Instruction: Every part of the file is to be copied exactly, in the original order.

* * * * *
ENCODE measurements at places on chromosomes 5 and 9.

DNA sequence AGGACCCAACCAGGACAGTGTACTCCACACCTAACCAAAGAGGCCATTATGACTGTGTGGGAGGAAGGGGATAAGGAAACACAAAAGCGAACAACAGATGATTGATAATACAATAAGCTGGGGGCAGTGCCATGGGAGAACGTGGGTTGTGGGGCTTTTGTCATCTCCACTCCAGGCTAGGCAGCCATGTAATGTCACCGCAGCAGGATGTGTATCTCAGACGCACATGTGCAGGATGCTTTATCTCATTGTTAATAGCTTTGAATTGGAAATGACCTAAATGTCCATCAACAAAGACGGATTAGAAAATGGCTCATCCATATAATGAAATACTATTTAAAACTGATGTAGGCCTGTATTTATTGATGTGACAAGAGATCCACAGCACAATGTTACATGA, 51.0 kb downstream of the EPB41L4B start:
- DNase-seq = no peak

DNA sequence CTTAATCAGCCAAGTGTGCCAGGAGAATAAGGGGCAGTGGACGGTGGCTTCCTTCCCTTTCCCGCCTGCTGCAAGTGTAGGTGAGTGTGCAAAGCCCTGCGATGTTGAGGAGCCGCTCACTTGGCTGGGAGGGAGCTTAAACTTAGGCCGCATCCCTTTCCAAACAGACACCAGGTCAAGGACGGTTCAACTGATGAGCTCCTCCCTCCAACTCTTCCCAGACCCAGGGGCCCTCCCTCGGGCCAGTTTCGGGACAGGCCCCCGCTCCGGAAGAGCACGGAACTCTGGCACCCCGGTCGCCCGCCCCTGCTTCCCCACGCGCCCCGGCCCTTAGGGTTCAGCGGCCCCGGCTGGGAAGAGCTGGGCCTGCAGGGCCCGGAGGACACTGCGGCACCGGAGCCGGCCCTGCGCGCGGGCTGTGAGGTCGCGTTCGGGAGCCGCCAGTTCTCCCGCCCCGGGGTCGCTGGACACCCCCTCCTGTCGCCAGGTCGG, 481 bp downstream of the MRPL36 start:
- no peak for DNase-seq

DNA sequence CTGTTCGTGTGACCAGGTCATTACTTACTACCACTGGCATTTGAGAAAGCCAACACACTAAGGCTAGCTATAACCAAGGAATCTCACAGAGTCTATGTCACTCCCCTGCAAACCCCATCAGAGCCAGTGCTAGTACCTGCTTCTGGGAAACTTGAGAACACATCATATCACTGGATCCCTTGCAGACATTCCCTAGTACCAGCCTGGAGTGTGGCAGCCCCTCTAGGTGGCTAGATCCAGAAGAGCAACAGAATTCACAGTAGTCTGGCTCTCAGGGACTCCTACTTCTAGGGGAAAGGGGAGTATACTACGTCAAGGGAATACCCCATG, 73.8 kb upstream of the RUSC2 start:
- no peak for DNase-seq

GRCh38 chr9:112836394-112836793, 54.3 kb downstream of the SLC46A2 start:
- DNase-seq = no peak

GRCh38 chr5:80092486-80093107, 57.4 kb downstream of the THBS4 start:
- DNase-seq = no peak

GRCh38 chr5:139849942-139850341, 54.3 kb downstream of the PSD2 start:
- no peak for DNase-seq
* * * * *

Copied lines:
ENCODE measurements at places on chromosomes 5 and 9.

DNA sequence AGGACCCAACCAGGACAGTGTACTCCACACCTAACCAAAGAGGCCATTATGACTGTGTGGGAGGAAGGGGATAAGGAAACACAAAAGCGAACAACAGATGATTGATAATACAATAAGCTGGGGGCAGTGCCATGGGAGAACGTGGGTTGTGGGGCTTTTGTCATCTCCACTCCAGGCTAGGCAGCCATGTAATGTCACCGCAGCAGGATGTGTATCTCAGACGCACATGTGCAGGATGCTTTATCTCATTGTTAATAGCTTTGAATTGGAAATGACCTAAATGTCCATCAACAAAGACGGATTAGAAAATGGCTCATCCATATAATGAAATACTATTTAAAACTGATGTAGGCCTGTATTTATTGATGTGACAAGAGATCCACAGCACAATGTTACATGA, 51.0 kb downstream of the EPB41L4B start:
- DNase-seq = no peak

DNA sequence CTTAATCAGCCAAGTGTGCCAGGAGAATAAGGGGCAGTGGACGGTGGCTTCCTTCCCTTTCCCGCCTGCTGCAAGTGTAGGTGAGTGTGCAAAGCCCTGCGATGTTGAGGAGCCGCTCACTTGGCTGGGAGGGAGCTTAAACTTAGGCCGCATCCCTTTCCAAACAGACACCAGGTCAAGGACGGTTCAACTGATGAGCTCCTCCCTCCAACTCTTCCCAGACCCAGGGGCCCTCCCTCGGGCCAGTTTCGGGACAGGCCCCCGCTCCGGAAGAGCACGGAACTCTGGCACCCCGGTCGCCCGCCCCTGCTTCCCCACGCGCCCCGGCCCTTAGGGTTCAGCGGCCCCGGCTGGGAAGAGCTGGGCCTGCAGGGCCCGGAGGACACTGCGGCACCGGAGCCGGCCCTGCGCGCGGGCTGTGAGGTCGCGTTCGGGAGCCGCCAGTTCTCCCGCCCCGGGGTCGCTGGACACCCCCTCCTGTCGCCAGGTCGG, 481 bp downstream of the MRPL36 start:
- no peak for DNase-seq

DNA sequence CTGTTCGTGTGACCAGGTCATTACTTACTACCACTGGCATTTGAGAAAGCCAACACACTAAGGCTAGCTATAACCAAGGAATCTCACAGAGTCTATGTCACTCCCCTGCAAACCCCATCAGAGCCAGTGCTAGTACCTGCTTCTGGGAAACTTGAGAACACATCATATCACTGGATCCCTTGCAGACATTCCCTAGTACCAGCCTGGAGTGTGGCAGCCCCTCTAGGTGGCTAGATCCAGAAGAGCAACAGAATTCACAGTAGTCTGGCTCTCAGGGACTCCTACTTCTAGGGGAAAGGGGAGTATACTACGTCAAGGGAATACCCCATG, 73.8 kb upstream of the RUSC2 start:
- no peak for DNase-seq

GRCh38 chr9:112836394-112836793, 54.3 kb downstream of the SLC46A2 start:
- DNase-seq = no peak

GRCh38 chr5:80092486-80093107, 57.4 kb downstream of the THBS4 start:
- DNase-seq = no peak

GRCh38 chr5:139849942-139850341, 54.3 kb downstream of the PSD2 start:
- no peak for DNase-seq